The government's decision to postpone Stage 3 meaningful use by extending Stage 2
for a year is not the good news it appears to be, TMA says in a letter to
Centers for Medicare & Medicaid Services (CMS) officials.
is deeply disappointed that CMS has not recognized the importance of extending
the 2014 meaningful use requirements and the start of the penalty period,"
wrote Joseph Schneider, MD, chair of the TMA Ad Hoc Committee on Health
Information Technology. "Many of our members have not yet received their 2014
certified software from their ambulatory EHR vendors. Once they finally receive
the upgraded software, it can take many months to test and install, including fixing
the bugs that will surely exist as many EHR vendors have rushed this into production.
For some, that will leave only the July-September 2014 attestation period for physicians
to meet meaningful use and avoid the 2015 penalties."
Schneider added that TMA "considers this deadline to be dangerous to patient
safety and physician practice viability, as Stage 2 requires an enormous change in the management process. Penalizing physicians who take the time to carefully test their
software and manage their practices does not indicate an appreciation of
patient safety on the part of CMS."
he said, TMA "recommends that physicians be required to meet only a subset
of meaningful use measures to avoid the penalty rather than the full set required
to receive the incentive. CMS set the precedent of lesser requirements for penalty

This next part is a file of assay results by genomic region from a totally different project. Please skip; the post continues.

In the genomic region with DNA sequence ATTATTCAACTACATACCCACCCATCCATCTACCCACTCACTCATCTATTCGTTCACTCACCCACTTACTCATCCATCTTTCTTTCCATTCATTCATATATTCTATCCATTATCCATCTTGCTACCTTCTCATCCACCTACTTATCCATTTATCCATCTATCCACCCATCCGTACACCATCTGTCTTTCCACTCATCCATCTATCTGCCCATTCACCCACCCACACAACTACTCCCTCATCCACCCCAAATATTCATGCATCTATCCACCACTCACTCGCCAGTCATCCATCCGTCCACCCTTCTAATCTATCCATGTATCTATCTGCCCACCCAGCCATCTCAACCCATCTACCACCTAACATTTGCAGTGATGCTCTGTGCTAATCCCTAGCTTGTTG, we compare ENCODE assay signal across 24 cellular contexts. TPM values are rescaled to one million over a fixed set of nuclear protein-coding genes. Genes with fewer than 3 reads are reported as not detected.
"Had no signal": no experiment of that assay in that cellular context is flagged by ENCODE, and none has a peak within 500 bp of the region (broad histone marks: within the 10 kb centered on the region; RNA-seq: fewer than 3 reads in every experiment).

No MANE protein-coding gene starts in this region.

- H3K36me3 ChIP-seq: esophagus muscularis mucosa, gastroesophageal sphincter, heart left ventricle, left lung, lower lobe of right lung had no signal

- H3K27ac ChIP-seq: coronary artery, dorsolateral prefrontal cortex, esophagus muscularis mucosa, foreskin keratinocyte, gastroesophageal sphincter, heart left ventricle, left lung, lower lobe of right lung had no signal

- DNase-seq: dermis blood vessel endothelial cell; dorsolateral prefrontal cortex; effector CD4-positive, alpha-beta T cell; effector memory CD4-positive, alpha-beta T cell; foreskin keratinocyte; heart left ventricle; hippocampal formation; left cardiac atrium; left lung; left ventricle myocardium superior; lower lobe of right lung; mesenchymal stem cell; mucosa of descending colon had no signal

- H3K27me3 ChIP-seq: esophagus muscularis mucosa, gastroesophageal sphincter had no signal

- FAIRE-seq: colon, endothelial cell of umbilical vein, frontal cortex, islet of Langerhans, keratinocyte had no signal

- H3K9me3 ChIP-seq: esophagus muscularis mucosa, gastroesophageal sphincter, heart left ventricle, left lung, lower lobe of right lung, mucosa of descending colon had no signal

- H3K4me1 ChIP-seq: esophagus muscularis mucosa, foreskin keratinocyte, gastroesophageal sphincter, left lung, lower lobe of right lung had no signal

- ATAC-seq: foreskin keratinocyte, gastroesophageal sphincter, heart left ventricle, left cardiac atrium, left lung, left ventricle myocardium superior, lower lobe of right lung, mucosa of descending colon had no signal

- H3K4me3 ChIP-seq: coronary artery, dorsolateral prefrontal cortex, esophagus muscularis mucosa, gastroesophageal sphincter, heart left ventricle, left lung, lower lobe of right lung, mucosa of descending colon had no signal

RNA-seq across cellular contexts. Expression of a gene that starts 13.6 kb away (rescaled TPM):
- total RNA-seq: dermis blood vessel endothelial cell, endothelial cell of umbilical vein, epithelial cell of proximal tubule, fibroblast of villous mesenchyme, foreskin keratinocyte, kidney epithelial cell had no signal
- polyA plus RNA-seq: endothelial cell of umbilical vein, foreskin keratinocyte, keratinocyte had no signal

prevention with the e-prescribing program, which required physicians to e-prescribe
10 times to prevent the penalty and 25 times to receive the incentive. Organized
medicine is happy to work with CMS to identify the subset of measures that could
be met for penalty prevention."
CMS said it will extend Stage 2 through 2016, and Stage 3
will begin in 2017 "for those providers that have completed at least two
years in Stage 2. The goal of this change is two-fold: first, to allow CMS and
ONC [Office of the National Coordinator for Health Information Technology] to focus efforts on the successful implementation of the enhanced patient
engagement, interoperability and health information exchange requirements in
Stage 2; and second, to utilize data from Stage 2 participation to inform
policy decisions for Stage 3."
Schneider also told CMS that evidence is increasingly clear "that an abrupt
switch to ICD-10 on Oct. 1, 2014, will bring massive disruptions to health care.
The public and our members are not willing to tolerate these disruptions. We strongly
recommend that the period during which either ICD-9 or ICD-10 claims can be filed
be extended to Oct. 1, 2016, to give the industry sufficient time to adjust. Failure
to address this issue indicates a failure of leadership in Washington."
For more information about
the meaningful use program, EHRs, or other health information technology
issues, contact TMA's HIT Department by phone at (800) 880-5720 or by email.
Action, Dec. 16, 2013